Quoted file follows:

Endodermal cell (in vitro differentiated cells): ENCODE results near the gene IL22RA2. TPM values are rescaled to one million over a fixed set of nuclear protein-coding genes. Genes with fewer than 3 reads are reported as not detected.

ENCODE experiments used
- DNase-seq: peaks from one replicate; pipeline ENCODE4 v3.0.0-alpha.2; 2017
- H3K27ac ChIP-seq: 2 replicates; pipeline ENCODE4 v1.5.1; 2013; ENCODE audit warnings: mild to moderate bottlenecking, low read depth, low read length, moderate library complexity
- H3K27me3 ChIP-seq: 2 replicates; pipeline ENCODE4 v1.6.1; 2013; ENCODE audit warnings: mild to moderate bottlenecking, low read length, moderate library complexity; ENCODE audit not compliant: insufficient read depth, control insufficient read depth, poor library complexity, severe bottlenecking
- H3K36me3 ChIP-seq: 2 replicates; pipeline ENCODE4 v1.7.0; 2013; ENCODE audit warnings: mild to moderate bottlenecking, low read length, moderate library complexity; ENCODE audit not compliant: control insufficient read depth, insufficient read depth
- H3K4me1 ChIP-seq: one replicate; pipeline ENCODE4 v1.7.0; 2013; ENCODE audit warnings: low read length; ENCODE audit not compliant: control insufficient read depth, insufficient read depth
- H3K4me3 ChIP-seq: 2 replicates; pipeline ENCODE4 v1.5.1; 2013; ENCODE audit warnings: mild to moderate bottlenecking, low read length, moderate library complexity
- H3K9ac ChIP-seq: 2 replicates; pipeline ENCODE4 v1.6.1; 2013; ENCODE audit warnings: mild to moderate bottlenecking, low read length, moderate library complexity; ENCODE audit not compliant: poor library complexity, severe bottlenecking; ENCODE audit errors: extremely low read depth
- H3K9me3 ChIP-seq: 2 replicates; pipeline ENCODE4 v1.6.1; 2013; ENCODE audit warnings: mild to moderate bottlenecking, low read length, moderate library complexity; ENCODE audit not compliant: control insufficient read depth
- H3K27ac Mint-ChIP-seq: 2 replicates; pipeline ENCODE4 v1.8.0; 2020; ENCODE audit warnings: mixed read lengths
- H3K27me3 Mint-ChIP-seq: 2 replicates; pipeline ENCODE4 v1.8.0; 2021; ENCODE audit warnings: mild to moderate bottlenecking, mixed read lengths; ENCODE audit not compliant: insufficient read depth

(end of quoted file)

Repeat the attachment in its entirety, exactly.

Endodermal cell (in vitro differentiated cells): ENCODE results near the gene IL22RA2. TPM values are rescaled to one million over a fixed set of nuclear protein-coding genes. Genes with fewer than 3 reads are reported as not detected.

ENCODE experiments used
- DNase-seq: peaks from one replicate; pipeline ENCODE4 v3.0.0-alpha.2; 2017
- H3K27ac ChIP-seq: 2 replicates; pipeline ENCODE4 v1.5.1; 2013; ENCODE audit warnings: mild to moderate bottlenecking, low read depth, low read length, moderate library complexity
- H3K27me3 ChIP-seq: 2 replicates; pipeline ENCODE4 v1.6.1; 2013; ENCODE audit warnings: mild to moderate bottlenecking, low read length, moderate library complexity; ENCODE audit not compliant: insufficient read depth, control insufficient read depth, poor library complexity, severe bottlenecking
- H3K36me3 ChIP-seq: 2 replicates; pipeline ENCODE4 v1.7.0; 2013; ENCODE audit warnings: mild to moderate bottlenecking, low read length, moderate library complexity; ENCODE audit not compliant: control insufficient read depth, insufficient read depth
- H3K4me1 ChIP-seq: one replicate; pipeline ENCODE4 v1.7.0; 2013; ENCODE audit warnings: low read length; ENCODE audit not compliant: control insufficient read depth, insufficient read depth
- H3K4me3 ChIP-seq: 2 replicates; pipeline ENCODE4 v1.5.1; 2013; ENCODE audit warnings: mild to moderate bottlenecking, low read length, moderate library complexity
- H3K9ac ChIP-seq: 2 replicates; pipeline ENCODE4 v1.6.1; 2013; ENCODE audit warnings: mild to moderate bottlenecking, low read length, moderate library complexity; ENCODE audit not compliant: poor library complexity, severe bottlenecking; ENCODE audit errors: extremely low read depth
- H3K9me3 ChIP-seq: 2 replicates; pipeline ENCODE4 v1.6.1; 2013; ENCODE audit warnings: mild to moderate bottlenecking, low read length, moderate library complexity; ENCODE audit not compliant: control insufficient read depth
- H3K27ac Mint-ChIP-seq: 2 replicates; pipeline ENCODE4 v1.8.0; 2020; ENCODE audit warnings: mixed read lengths
- H3K27me3 Mint-ChIP-seq: 2 replicates; pipeline ENCODE4 v1.8.0; 2021; ENCODE audit warnings: mild to moderate bottlenecking, mixed read lengths; ENCODE audit not compliant: insufficient read depth